They go by many names.

The Shoebill bird is named after its distinctive bill shape, which is reminiscent of a Dutch clog shoe. However, the taxonomists who named the species also believed that the shape of its bill resembles the head of a baleen whale, and thus called it “Balaeniceps rex,” meaning “whale-head king.” This species of bird is also informally referred to as the boat bill, the big bird, and the swamp king.

Best time to go shoebill tracking in Murchison Falls National Park.

Bird watching at Murchison Falls is excellent all year round, but the best time for shoebill stork tracking is January to March. However, it is the low season for tourists visiting Uganda, but it is the best time for bird watching in Uganda. Here,  the water level is low, and the Shoebill Stork will be foraging on the Albert Delta fringes. This is considered to be the breeding season when birds are more active, including the migratory birds that are present from November to April. But from our kin guides who have been doing this over time, like Paul Tamwenya, he says the bird breeds almost all year round, as young Shoebills have been sighted in the months of June, July, and February, and they are very secretive breeders.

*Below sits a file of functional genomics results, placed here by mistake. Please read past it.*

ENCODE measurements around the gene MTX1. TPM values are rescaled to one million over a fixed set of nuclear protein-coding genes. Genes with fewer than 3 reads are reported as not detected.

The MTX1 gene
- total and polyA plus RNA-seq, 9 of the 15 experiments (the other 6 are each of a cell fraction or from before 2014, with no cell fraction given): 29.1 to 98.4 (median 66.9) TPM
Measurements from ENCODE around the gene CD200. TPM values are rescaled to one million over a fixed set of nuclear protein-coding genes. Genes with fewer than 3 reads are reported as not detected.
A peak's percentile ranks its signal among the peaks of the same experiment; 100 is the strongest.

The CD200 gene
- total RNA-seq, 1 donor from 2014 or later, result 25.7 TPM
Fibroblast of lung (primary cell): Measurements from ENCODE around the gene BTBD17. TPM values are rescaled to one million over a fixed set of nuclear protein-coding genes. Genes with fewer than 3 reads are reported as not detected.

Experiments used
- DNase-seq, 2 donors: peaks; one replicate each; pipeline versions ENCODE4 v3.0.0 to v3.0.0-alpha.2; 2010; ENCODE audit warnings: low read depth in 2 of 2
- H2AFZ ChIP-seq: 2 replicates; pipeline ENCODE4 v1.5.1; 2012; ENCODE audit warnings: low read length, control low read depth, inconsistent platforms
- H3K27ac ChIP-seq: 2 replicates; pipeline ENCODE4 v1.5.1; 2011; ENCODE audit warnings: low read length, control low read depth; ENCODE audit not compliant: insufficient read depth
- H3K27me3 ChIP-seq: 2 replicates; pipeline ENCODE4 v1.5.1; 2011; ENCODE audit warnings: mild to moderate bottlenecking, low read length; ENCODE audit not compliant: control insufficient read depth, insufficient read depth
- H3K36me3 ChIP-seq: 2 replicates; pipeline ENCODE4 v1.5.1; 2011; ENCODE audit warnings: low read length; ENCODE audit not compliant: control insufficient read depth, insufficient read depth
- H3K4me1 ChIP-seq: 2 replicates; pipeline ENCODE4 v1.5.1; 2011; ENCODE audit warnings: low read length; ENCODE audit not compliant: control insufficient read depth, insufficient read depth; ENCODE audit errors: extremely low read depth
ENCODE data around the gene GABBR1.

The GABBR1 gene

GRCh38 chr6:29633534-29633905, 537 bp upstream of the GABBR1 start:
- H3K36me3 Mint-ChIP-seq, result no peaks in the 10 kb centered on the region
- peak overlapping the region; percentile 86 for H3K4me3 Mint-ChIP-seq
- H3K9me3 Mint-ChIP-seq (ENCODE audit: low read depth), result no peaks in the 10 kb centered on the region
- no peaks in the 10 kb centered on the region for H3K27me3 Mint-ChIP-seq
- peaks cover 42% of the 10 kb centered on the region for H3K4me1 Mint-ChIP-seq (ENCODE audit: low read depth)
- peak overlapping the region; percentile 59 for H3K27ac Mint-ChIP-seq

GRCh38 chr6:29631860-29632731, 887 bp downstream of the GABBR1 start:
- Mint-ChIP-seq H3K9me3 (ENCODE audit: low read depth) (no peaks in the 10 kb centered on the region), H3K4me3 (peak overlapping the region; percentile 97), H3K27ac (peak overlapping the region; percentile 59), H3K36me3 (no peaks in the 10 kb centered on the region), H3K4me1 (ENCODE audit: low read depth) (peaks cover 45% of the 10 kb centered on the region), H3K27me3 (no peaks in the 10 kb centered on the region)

The lowest rainfall is from December to February, the highest from April to May, and from September to November. Heavy rains can cause delays and shorter birding times due to impassable roads and slippery paths.

What to carry on a shoebill stork tracking in Murchison Falls National Park.

Shoebill stork sightings in Murchison Falls National Park are an amazing experience. For one to enjoy a boat safari on the Nile into the delta area in search of the pre-historic shoebill stork, essential items should be prepared, such as insect repellent, a long-sleeved shirt, a pair of trousers, a camera, a telescope, binoculars, drinking water, waterproof jackets, hiking boots, sunscreen, a large brimmed hat, a notebook, and a pen, among others.

Other top Shoebill stork spots in Uganda.